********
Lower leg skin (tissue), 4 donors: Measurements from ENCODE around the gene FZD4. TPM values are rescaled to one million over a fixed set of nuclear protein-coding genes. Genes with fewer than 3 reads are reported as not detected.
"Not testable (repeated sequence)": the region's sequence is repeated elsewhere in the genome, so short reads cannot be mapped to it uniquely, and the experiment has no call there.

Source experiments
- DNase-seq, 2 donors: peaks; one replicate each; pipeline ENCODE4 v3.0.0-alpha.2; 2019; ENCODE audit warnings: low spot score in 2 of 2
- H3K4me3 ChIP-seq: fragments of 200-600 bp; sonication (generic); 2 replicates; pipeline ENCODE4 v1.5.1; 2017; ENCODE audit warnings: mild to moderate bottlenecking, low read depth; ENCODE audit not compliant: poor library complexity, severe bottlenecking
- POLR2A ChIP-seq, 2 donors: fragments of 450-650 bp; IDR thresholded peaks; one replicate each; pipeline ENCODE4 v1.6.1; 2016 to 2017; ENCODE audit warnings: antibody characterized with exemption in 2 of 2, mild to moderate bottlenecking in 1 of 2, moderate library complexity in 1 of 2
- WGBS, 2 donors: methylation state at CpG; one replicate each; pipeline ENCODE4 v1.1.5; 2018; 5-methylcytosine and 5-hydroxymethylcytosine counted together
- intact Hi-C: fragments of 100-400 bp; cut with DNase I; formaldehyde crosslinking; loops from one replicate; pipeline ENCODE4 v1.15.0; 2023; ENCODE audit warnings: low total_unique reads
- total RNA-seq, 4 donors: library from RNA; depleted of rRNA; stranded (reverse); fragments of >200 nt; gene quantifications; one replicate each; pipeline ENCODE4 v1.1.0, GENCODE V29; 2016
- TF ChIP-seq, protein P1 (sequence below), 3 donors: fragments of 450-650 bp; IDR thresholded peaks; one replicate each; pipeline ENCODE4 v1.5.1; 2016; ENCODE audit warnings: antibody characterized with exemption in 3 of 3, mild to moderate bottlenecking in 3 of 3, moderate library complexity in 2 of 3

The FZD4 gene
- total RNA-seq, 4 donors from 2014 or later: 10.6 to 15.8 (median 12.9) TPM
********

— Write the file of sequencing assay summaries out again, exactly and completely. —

Lower leg skin (tissue), 4 donors: Measurements from ENCODE around the gene FZD4. TPM values are rescaled to one million over a fixed set of nuclear protein-coding genes. Genes with fewer than 3 reads are reported as not detected.
"Not testable (repeated sequence)": the region's sequence is repeated elsewhere in the genome, so short reads cannot be mapped to it uniquely, and the experiment has no call there.

Source experiments
- DNase-seq, 2 donors: peaks; one replicate each; pipeline ENCODE4 v3.0.0-alpha.2; 2019; ENCODE audit warnings: low spot score in 2 of 2
- H3K4me3 ChIP-seq: fragments of 200-600 bp; sonication (generic); 2 replicates; pipeline ENCODE4 v1.5.1; 2017; ENCODE audit warnings: mild to moderate bottlenecking, low read depth; ENCODE audit not compliant: poor library complexity, severe bottlenecking
- POLR2A ChIP-seq, 2 donors: fragments of 450-650 bp; IDR thresholded peaks; one replicate each; pipeline ENCODE4 v1.6.1; 2016 to 2017; ENCODE audit warnings: antibody characterized with exemption in 2 of 2, mild to moderate bottlenecking in 1 of 2, moderate library complexity in 1 of 2
- WGBS, 2 donors: methylation state at CpG; one replicate each; pipeline ENCODE4 v1.1.5; 2018; 5-methylcytosine and 5-hydroxymethylcytosine counted together
- intact Hi-C: fragments of 100-400 bp; cut with DNase I; formaldehyde crosslinking; loops from one replicate; pipeline ENCODE4 v1.15.0; 2023; ENCODE audit warnings: low total_unique reads
- total RNA-seq, 4 donors: library from RNA; depleted of rRNA; stranded (reverse); fragments of >200 nt; gene quantifications; one replicate each; pipeline ENCODE4 v1.1.0, GENCODE V29; 2016
- TF ChIP-seq, protein P1 (sequence below), 3 donors: fragments of 450-650 bp; IDR thresholded peaks; one replicate each; pipeline ENCODE4 v1.5.1; 2016; ENCODE audit warnings: antibody characterized with exemption in 3 of 3, mild to moderate bottlenecking in 3 of 3, moderate library complexity in 2 of 3

The FZD4 gene
- total RNA-seq, 4 donors from 2014 or later: 10.6 to 15.8 (median 12.9) TPM